Etiquette Daily and Everyday Ethics: A Natural Fit

by Daniel Post Senning on September 8, 2009

At the Emily Post Institute we insist on looking at Etiquette as the application of the principles of honesty, respect, and consideration to questions of proper conduct.  The types of questions that we look at every day here are often problem solved by simply applying these principles to a given situation.

EverydayEthics is a blog on the Beliefnet.com website that examines the relationship between the thousands of small choices that we all make every day and the larger values that inform and guide those decisions.

Today I am part of a guest post over at EverydayEthics about etiquette.  I look forward to inviting Hillary and Paddy to return the favor by bringing some of their insite and perspective about larger ethical questions to bear on some of our tougher and less traditional topics.

{ 9 comments… read them below or add one }

mary mooney September 8, 2009 at 9:46 am

Is there ever a number too large to invite to a party? We have not had one in a long time, want to reciprocate and include people we see through our childrens school, our club and church.

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Graceandhonor September 8, 2009 at 3:42 pm

When composing a guest list, there are a number of factors to consider:
1. Are the different groups invited likely to get along and enjoy one another and have something other than you in common? You don’t want them congealing in separate corners. Would it be more meaningful to entertain them separately? There is certainly nothing wrong with mixing groups, if you think it will work.
2. Are you, the host, going to be able to spend sufficient time with each group and individual to make them feel welcomed and special?
3. Is your home or venue, conducive to handling the number of people you want to invite? Are traffic patterns open? Are there enough chairs and sofas? Is there enough room to stage food and prep for it?
Is there enough parking without inconveniencing your neighbors?
4. If children are invited, as I gather they would be, you’ll need plenty of room for them to roam. If people from your club and church arrive sans children, you might want to think about this.

We’ve all been on the receiving end of invitations that were evidently one size fits all, and while they are fun, they are not always reciprocal in the fashion of the event they attended in our homes. This is fine a lot of the time, but if it becomes a habit, eventually one party will end up feeling slighted.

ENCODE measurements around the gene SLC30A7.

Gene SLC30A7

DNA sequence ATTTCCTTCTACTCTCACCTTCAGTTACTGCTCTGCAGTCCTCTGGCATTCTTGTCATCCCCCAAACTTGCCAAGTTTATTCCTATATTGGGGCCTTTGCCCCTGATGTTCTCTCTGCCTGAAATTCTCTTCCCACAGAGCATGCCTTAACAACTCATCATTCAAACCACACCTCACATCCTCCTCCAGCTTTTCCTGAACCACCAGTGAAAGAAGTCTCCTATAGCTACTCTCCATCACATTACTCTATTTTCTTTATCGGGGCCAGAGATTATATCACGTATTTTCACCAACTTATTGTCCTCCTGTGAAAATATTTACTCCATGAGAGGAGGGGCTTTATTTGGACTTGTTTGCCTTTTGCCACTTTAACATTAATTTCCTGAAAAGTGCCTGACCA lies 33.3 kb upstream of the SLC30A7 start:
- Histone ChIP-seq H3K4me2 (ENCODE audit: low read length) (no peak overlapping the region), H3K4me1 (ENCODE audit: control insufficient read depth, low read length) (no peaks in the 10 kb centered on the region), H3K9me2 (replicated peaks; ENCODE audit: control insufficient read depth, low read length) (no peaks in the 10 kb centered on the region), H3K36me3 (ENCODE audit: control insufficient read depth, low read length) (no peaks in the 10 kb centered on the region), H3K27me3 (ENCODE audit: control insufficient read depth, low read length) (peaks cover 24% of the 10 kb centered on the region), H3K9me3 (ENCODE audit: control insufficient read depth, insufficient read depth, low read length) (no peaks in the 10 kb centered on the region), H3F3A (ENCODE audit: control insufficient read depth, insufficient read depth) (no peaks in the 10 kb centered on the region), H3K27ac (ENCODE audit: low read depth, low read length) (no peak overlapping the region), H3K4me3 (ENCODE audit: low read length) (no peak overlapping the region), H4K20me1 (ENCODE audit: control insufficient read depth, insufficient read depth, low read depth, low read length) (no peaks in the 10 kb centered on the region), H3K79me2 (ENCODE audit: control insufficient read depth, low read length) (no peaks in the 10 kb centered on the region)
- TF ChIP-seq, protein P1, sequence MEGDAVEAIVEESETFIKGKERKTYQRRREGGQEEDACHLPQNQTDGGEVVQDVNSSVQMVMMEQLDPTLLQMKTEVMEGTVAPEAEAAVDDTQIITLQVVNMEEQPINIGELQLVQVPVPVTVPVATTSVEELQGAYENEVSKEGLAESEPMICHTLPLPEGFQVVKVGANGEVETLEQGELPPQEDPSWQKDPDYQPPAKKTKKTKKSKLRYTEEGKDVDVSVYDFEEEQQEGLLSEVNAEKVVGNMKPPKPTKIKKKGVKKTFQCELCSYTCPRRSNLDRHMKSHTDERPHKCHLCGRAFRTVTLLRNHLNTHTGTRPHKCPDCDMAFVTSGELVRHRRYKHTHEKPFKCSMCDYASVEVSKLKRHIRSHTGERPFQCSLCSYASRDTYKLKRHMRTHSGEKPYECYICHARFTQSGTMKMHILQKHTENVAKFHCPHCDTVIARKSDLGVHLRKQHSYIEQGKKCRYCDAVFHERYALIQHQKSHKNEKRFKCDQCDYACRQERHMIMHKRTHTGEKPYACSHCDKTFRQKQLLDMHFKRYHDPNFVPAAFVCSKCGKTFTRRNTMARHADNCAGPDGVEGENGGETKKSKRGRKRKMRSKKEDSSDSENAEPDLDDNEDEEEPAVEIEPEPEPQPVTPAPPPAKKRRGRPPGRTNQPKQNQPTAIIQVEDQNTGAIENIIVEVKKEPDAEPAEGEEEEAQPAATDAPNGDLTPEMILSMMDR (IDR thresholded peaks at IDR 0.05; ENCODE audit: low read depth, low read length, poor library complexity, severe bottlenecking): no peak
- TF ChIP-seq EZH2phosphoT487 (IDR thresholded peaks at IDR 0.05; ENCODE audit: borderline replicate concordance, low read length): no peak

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Leslie Nelson March 8, 2011 at 5:51 am

This is my second time being mother-of-the-groom. I admit, some of my views may be old-fashioned, but with regard to bridal showers, I was under the impression they should be more intimate events. However, the last several I have been to have been huge events (50-80 ladies)! In my mind this is rude and borders on mercenary. I don’t feel inclined to comment except when I’m the mother-of-the-groom, and then I am directly associated and I feel it reflects on me. Am I way out of line? Do I have any obligation or polite avenue of appeal?

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Alicia March 8, 2011 at 12:01 pm

The hostess or the hostesses determine the guest list at the shower. The only hard and fast rule is that everyone invited to any prewedding events must also be invited to the wedding. I agree that huge showers are significantly less fun and less nice however as long as all the guests are also invited to the wedding and the hostess or hostesses truly hosts the event it is not rude. Perhaps you can suggest a smaller eventbut as you are the mother of teh groom and not a hostess it does not reflect on you.

Congrats on your sons wedding!

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Graceandhonor March 8, 2011 at 1:19 pm

The guest of honor at a shower also has input on the guest list. She is ultimately the one looked to for approval by the hosts and it is up to her to apply the brakes as necessary. It does indeed reflect negatively on the groom’s family.

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Leslie Nelson March 11, 2011 at 1:57 am

Many thanks to both Alicia and Graceandhonor for your wonderful advice! I hope to keep focused on the joyful fact that this is a wedding, a celebration of the joining of two lives, and not get hung up on the less important things. Your input has been very helpful. Blessings to you both!
Leslie

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Graceandhonor March 8, 2011 at 1:13 pm

Leslie, these mega showers are indeed unseemly. As you realize, though, voicing you opinion is dicey. Should you be asked to supply your list of people you’d like to invite, you can demonstrate restraint while commenting you find smaller showers more congenial, etc. That, and let’s hope your sons can influence their brides to be less materialistic.

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lorraine treadwell January 12, 2012 at 11:13 am

What are the rules regarding inviting people to affairs (family ) and they never attend. They always send gifts but give lame excuses for not attending. When do you stop inviting?

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Alicia January 12, 2012 at 11:29 am

Lorraine- What would the inviters response be if they did show up? If the response is glee and joy that they could make it then go ahead and keep inviting.
If the response would be, ugh they actually showed we just wanted them to send a present ,then do not invite.

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